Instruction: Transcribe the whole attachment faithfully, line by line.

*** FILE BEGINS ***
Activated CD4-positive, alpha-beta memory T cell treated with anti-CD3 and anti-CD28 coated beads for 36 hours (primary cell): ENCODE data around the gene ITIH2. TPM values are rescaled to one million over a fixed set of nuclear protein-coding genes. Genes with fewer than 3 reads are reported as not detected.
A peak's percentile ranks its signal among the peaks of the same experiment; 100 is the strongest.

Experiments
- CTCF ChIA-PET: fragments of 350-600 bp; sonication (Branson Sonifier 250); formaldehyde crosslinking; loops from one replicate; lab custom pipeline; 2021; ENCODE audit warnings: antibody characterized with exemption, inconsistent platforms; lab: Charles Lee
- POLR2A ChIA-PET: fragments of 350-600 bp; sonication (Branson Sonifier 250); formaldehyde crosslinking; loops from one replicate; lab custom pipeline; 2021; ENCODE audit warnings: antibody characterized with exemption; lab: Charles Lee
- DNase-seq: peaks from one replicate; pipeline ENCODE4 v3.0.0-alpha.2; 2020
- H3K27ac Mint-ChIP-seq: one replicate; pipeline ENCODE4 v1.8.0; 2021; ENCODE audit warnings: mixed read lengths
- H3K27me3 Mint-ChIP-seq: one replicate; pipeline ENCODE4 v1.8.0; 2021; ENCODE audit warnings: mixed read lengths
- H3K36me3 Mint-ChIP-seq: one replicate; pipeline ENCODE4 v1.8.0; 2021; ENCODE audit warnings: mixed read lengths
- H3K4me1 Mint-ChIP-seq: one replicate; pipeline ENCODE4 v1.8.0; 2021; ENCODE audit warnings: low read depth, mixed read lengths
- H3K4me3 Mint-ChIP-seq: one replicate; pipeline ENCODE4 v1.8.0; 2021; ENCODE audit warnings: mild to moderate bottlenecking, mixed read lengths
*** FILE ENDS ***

Activated CD4-positive, alpha-beta memory T cell treated with anti-CD3 and anti-CD28 coated beads for 36 hours (primary cell): ENCODE data around the gene ITIH2. TPM values are rescaled to one million over a fixed set of nuclear protein-coding genes. Genes with fewer than 3 reads are reported as not detected.
A peak's percentile ranks its signal among the peaks of the same experiment; 100 is the strongest.

Experiments
- CTCF ChIA-PET: fragments of 350-600 bp; sonication (Branson Sonifier 250); formaldehyde crosslinking; loops from one replicate; lab custom pipeline; 2021; ENCODE audit warnings: antibody characterized with exemption, inconsistent platforms; lab: Charles Lee
- POLR2A ChIA-PET: fragments of 350-600 bp; sonication (Branson Sonifier 250); formaldehyde crosslinking; loops from one replicate; lab custom pipeline; 2021; ENCODE audit warnings: antibody characterized with exemption; lab: Charles Lee
- DNase-seq: peaks from one replicate; pipeline ENCODE4 v3.0.0-alpha.2; 2020
- H3K27ac Mint-ChIP-seq: one replicate; pipeline ENCODE4 v1.8.0; 2021; ENCODE audit warnings: mixed read lengths
- H3K27me3 Mint-ChIP-seq: one replicate; pipeline ENCODE4 v1.8.0; 2021; ENCODE audit warnings: mixed read lengths
- H3K36me3 Mint-ChIP-seq: one replicate; pipeline ENCODE4 v1.8.0; 2021; ENCODE audit warnings: mixed read lengths
- H3K4me1 Mint-ChIP-seq: one replicate; pipeline ENCODE4 v1.8.0; 2021; ENCODE audit warnings: low read depth, mixed read lengths
- H3K4me3 Mint-ChIP-seq: one replicate; pipeline ENCODE4 v1.8.0; 2021; ENCODE audit warnings: mild to moderate bottlenecking, mixed read lengths